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Tips for Surviving Long-Haul Trips


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So you have planned your itinerary and are looking forward to your upcoming trip to the other side of the world!  To guarantee that you will enjoy your trip, here are some tips to be sure you arrive in perfect health!

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Pre-Plan for Health

Prior to departure, at least two weeks in advance is the time to focus on eating healthy, exercise (even if just a simple 15 minute walk daily), taking your meds and vitamins, plus avoid alcohol – reserve your toasting and celebration until you actually arrive to your international destination. 


Why all this pre-planning?  Well, to be honest as boomers we have to be sure our immune system is in top shape for you will be exposed the minute you board an aircraft to a plethora of germs and bacteria.  So boosting your immune system is paramount in insuring you will arrive to your destination healthy and happy!  I am sharing many of the crew protocols that will keep you fit!


Dress for Comfort

Dress for comfort not for show!  Be sure you are wearing comfortable clothing and shoes. Bring a neck pillow to avoid neck pain or strain.  Have your books/kindle/mp3 players /eye shades/ear plugs/ipad within easy reach as you begin the boarding process!


If you do select your seat in advance be sure you check with the gate agent that this seat is still assigned to you! Sometimes there will be an equipment change (different aircraft) and your seat will be different from what you thought you selected.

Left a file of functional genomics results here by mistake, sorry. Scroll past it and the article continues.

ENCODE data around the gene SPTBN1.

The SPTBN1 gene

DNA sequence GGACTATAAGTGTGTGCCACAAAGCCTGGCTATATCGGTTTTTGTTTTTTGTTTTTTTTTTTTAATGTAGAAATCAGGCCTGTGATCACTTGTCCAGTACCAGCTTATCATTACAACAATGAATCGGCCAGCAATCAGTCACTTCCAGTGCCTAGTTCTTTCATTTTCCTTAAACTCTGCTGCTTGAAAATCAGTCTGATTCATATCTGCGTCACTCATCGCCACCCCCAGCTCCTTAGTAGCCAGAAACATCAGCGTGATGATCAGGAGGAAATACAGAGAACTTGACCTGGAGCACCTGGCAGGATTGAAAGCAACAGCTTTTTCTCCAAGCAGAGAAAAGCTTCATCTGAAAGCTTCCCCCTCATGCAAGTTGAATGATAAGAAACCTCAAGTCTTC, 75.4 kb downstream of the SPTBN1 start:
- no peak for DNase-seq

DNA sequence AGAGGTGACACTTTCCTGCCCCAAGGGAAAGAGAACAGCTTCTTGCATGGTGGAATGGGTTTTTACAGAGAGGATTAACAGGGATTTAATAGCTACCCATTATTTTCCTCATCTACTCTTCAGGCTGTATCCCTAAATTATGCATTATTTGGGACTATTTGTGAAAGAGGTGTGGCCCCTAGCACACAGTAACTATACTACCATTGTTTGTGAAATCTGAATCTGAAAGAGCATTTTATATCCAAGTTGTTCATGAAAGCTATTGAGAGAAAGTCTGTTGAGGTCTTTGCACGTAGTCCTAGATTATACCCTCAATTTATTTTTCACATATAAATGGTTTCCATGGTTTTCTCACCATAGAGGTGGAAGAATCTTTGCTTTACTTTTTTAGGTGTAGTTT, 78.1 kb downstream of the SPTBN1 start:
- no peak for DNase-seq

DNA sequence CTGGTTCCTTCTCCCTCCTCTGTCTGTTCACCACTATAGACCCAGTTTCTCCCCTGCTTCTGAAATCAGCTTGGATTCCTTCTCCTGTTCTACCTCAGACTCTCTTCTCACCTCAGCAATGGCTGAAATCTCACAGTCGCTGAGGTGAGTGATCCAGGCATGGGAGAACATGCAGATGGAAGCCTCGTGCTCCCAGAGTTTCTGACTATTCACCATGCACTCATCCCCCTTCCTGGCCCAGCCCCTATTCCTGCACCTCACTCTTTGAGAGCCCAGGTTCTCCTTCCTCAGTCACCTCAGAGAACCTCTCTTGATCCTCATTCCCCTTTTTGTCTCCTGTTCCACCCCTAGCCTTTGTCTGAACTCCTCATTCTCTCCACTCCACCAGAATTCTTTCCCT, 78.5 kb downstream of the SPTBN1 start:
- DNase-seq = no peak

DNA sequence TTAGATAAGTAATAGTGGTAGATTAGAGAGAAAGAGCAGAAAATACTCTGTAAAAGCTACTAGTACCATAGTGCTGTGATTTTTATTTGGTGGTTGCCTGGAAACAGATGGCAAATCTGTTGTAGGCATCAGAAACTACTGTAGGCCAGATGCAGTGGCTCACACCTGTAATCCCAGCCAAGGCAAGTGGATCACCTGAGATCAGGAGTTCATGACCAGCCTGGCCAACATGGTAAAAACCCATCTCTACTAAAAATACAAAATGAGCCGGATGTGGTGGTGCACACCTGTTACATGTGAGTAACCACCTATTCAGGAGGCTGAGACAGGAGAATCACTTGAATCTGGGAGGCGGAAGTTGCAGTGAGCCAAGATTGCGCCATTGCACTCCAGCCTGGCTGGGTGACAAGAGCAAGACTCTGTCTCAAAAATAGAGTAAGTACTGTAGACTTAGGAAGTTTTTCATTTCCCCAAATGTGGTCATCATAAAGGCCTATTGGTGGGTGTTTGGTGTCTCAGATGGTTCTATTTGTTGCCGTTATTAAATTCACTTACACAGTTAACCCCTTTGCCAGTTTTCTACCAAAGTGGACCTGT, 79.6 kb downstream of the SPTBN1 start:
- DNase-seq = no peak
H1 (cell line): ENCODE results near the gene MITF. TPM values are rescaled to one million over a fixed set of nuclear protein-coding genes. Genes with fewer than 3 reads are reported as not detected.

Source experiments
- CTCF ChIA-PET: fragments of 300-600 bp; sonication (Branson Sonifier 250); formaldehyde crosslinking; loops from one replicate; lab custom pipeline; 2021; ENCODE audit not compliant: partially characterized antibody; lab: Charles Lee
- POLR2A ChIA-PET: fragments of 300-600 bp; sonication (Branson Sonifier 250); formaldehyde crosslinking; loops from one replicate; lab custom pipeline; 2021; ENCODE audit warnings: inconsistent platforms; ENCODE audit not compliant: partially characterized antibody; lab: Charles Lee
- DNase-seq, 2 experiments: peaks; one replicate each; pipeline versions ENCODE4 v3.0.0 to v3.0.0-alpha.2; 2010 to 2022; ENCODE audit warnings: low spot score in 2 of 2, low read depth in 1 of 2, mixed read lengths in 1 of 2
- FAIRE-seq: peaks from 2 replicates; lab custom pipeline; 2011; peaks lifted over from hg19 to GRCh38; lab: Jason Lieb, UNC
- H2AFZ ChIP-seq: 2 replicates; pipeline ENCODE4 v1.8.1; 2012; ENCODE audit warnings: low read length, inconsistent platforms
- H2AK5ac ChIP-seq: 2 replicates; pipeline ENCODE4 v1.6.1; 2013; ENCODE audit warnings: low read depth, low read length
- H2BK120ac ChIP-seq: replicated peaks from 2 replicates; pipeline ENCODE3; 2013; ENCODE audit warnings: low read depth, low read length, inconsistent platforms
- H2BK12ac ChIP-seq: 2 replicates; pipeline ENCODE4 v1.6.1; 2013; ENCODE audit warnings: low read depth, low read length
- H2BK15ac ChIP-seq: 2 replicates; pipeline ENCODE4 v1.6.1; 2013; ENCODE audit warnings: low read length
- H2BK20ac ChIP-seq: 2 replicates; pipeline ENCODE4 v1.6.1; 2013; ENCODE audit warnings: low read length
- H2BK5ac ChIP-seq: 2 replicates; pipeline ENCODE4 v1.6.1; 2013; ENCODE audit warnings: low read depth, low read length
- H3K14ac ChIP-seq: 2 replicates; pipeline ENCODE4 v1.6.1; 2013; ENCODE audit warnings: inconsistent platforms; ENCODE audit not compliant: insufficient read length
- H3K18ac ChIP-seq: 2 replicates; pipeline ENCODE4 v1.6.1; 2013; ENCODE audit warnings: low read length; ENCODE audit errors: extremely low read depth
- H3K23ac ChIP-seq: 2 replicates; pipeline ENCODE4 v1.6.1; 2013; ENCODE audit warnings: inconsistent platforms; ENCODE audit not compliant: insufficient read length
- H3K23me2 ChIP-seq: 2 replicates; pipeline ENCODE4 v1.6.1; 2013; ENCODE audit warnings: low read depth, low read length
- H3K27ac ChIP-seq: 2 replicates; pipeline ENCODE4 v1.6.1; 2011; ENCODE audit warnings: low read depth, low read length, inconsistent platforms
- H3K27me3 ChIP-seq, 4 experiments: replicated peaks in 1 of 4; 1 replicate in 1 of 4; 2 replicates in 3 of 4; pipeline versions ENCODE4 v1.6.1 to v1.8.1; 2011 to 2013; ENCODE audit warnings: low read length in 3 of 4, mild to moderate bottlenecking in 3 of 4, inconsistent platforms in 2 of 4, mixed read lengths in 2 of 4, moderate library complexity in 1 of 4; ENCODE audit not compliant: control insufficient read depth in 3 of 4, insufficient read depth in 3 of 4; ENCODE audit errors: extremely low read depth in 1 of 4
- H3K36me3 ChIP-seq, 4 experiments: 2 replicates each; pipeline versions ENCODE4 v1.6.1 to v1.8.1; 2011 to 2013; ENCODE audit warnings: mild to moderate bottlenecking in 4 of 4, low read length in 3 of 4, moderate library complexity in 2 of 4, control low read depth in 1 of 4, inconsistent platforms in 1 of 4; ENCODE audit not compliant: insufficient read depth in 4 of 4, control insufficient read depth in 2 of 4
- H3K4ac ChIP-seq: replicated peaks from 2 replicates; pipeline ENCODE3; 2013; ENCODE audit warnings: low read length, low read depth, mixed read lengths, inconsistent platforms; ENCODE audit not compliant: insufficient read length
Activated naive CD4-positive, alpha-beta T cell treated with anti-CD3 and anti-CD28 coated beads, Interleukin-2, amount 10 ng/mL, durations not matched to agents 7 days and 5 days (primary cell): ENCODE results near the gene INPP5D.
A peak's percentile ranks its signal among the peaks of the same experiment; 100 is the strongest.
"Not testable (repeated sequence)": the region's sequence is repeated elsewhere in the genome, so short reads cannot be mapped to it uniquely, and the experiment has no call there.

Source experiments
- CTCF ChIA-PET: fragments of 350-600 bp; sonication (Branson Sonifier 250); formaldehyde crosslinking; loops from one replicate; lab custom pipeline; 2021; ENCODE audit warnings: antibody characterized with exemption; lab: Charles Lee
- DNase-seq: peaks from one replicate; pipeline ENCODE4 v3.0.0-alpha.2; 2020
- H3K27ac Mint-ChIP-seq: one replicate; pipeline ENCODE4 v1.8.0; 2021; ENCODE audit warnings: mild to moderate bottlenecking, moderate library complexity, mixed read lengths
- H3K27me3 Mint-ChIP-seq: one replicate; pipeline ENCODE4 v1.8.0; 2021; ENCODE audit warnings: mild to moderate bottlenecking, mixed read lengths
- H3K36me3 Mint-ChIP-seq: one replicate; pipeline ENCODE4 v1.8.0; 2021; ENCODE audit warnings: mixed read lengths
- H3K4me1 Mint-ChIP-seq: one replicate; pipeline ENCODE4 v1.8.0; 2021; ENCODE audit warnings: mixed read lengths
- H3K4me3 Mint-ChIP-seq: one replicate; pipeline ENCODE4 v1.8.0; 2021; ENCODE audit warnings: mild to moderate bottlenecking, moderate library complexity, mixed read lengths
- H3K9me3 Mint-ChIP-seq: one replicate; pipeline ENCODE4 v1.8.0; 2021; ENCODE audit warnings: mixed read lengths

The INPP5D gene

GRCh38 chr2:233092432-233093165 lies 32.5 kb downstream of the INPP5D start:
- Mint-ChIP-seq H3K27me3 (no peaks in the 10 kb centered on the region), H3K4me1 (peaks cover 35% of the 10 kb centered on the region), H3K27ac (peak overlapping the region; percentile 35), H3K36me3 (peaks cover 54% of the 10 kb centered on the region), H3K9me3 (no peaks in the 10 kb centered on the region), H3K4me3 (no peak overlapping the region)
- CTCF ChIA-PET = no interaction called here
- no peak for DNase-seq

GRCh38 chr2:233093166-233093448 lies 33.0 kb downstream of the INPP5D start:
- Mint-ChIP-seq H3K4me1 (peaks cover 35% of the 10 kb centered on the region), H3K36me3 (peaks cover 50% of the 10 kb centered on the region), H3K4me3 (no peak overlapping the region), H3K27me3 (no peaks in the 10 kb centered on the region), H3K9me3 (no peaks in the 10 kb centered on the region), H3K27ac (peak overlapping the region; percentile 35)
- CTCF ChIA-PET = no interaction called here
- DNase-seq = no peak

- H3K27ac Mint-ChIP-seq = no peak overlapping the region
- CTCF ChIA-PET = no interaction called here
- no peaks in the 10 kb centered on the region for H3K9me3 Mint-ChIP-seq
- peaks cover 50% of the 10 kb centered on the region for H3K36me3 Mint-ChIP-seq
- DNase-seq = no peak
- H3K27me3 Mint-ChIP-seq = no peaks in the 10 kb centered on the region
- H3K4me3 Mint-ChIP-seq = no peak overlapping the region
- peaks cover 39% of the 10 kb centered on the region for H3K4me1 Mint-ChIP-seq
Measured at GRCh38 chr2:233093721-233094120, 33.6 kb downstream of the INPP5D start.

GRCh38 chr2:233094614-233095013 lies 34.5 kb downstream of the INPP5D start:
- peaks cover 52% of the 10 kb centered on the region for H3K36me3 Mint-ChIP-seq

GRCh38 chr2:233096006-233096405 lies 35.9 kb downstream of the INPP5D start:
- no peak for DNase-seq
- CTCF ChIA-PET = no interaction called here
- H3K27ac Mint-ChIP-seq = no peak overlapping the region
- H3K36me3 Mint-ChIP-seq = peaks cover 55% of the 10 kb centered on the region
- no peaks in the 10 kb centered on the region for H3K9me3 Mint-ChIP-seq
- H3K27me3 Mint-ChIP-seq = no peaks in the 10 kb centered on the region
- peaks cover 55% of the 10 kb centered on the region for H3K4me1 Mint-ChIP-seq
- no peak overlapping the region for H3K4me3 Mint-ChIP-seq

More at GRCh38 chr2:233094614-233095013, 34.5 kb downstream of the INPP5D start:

Remember the last few years the airlines now configure coach cabins with “economy plus” versus regular seats.  In short, if you pay a bit more you will have more leg room.  Just be aware the Exit Row seats DO NOT RECLINE.


Most long hauls provide a skinny little pillow and small blanket.  I always advise to bring a warm neck scarf, just in case you get a seat where you will feel a draft.  On larger aircraft, often the air circulation comes from vents in the ceiling out of your control.  So to avoid discomfort, having a neck scarf can prevent a draft and avoid the onset of a cold.  You may also want to pack in a soft hat to wear too.



Aircraft are dry and it is important that you hydrate often – drink water and avoid coffee, tea, sodas, and alcohol as they are dehydrating.


 A word about alcohol – due to the gravitational forces when flying, having just one drink is akin to having two to three drinks.  So be careful and I strongly suggest you avoid all alcohol.


First signs of dehydration are dizziness and weakness, so please ring your call button for crew assistance should you experience any of these symptoms.


The Boeing 787 is a new generation aircraft which is not made of metal but of a composite material.  The advantage of this is that the cabin environment will be less dry and you will arrive at your destination less tired and feeling more refreshed. 



What’s in a menu?


Airplane food is pretty basic – filled with preservatives to avoid bacteria and exposure to airborne germs.  The worse thing is to eat something in the terminal and experience illness when you are 38,000 feet high on a crowded plane for ten hours!  Oftentimes, you just cannot avoid eating what is served onboard, but prior to boarding be sure to have a very healthy meal.